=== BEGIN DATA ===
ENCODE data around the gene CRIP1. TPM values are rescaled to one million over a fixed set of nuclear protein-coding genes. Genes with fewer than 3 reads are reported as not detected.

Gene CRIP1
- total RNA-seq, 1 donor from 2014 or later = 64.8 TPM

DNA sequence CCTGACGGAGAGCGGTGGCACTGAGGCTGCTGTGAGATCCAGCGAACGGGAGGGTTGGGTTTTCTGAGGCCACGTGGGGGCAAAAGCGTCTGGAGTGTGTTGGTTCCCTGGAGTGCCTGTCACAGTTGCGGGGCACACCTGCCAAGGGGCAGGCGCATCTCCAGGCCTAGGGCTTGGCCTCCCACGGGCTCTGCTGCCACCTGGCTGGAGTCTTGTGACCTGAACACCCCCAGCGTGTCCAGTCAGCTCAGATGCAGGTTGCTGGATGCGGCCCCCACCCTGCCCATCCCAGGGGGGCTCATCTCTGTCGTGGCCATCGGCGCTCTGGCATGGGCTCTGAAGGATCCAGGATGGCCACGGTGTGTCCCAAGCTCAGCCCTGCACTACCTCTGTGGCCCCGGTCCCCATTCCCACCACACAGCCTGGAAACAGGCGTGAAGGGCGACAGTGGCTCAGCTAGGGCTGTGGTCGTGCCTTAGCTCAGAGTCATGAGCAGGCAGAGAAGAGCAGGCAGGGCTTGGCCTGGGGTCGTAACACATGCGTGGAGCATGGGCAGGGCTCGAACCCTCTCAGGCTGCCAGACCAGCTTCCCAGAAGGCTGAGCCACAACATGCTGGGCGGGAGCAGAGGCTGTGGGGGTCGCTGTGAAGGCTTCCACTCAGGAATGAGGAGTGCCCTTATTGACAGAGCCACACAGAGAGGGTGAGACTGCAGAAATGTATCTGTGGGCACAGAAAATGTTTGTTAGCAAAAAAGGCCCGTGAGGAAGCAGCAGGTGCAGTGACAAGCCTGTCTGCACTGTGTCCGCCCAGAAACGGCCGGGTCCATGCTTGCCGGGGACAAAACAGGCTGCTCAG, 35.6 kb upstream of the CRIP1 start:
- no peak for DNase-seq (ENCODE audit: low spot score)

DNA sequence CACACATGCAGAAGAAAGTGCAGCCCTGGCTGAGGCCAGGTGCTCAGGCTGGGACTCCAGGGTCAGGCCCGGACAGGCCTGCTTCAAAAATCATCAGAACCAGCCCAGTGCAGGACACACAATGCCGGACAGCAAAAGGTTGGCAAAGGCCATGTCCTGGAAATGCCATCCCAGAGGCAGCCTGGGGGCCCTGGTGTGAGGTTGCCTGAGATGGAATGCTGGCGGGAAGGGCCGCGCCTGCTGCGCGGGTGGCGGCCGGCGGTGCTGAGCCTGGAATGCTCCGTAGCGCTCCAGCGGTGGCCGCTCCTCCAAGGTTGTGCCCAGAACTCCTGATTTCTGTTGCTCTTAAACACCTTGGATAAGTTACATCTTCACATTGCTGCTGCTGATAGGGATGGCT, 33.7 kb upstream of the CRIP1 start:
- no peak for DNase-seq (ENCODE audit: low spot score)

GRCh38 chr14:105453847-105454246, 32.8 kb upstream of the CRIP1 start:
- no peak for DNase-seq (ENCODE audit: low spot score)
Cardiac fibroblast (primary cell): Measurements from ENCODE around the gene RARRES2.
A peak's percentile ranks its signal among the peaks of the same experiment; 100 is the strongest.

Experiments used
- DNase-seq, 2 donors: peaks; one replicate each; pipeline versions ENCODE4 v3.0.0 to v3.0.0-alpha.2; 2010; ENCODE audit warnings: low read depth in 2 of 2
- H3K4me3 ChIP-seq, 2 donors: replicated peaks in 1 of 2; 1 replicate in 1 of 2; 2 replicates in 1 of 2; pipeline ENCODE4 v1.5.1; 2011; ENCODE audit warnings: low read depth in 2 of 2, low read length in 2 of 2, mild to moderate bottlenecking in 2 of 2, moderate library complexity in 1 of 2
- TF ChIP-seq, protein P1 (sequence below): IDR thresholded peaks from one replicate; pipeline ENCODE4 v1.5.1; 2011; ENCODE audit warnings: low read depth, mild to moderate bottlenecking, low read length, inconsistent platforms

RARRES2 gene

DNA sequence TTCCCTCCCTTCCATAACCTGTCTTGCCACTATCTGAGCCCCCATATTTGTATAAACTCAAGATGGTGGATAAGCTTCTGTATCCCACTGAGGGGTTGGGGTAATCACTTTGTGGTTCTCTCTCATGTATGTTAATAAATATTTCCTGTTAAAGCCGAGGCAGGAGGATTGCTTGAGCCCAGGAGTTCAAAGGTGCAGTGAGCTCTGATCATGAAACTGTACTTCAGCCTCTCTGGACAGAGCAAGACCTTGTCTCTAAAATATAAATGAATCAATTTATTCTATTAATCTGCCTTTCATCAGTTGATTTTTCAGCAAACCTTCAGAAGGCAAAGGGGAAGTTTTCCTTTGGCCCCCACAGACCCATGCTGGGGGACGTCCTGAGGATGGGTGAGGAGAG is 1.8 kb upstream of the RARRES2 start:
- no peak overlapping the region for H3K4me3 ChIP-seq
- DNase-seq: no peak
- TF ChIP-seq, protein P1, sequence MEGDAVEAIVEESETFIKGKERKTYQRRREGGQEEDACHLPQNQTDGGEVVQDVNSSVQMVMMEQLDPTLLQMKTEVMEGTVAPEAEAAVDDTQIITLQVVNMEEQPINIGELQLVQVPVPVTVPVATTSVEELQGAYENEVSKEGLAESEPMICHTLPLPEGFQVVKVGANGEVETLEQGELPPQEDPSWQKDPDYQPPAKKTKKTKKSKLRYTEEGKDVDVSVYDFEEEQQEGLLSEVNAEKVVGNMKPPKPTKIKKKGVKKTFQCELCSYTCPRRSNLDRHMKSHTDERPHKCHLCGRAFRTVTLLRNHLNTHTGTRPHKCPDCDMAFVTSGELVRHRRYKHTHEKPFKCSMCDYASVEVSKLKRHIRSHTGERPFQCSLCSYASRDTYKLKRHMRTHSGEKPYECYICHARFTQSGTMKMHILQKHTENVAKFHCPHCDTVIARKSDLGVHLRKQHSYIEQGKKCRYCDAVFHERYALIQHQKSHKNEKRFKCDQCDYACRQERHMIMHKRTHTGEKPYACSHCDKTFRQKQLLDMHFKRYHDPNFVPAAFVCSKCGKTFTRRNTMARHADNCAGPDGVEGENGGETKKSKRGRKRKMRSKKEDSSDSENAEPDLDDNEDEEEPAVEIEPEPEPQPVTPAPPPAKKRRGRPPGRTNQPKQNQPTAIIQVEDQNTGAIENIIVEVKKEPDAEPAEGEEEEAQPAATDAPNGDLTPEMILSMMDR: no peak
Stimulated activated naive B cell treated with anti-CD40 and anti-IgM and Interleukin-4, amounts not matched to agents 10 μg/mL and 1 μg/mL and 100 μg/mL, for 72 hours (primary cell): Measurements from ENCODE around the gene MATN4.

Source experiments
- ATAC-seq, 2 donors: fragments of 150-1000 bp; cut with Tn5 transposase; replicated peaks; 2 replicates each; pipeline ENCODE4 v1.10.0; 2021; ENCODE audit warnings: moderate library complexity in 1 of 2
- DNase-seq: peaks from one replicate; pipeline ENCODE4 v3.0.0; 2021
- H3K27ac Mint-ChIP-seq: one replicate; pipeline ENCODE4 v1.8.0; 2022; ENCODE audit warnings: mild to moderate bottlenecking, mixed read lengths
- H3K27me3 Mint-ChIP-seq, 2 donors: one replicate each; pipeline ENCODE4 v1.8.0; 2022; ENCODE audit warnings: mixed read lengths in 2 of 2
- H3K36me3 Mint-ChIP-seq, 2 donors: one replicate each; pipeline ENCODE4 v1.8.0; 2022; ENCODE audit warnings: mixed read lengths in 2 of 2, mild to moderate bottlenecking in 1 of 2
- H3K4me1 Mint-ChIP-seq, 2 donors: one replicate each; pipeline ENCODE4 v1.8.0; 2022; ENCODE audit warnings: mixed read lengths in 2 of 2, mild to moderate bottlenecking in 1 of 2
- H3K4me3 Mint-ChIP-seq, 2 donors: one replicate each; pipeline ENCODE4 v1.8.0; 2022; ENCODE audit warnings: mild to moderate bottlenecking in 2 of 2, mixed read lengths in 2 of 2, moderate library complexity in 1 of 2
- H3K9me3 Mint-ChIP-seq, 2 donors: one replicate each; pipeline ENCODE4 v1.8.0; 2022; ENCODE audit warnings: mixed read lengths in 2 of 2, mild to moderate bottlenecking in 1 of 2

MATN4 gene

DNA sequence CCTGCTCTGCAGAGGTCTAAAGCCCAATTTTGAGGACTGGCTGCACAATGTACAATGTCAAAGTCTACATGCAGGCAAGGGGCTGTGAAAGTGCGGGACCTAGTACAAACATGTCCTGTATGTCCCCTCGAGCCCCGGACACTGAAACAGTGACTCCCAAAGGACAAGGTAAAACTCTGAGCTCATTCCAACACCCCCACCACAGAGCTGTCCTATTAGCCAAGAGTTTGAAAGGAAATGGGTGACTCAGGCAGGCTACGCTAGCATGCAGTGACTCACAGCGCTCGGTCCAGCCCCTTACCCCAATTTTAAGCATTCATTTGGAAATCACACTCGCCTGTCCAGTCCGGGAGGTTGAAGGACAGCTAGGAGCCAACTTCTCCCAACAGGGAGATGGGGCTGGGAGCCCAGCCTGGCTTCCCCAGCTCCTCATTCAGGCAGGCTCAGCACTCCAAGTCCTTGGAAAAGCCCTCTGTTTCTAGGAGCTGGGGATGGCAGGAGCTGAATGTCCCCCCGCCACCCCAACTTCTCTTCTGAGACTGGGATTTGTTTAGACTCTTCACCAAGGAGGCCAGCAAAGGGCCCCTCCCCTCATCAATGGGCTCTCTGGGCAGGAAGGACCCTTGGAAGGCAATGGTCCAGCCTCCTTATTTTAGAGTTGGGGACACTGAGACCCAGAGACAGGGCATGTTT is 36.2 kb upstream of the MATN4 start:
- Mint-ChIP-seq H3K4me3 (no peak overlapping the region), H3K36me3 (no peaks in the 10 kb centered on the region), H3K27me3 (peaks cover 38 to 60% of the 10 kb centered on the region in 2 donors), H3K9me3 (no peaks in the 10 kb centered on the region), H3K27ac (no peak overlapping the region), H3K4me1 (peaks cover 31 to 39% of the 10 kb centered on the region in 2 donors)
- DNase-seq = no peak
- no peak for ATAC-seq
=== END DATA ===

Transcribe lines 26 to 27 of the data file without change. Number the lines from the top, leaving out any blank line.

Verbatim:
- H3K27me3 Mint-ChIP-seq, 2 donors: one replicate each; pipeline ENCODE4 v1.8.0; 2022; ENCODE audit warnings: mixed read lengths in 2 of 2
- H3K36me3 Mint-ChIP-seq, 2 donors: one replicate each; pipeline ENCODE4 v1.8.0; 2022; ENCODE audit warnings: mixed read lengths in 2 of 2, mild to moderate bottlenecking in 1 of 2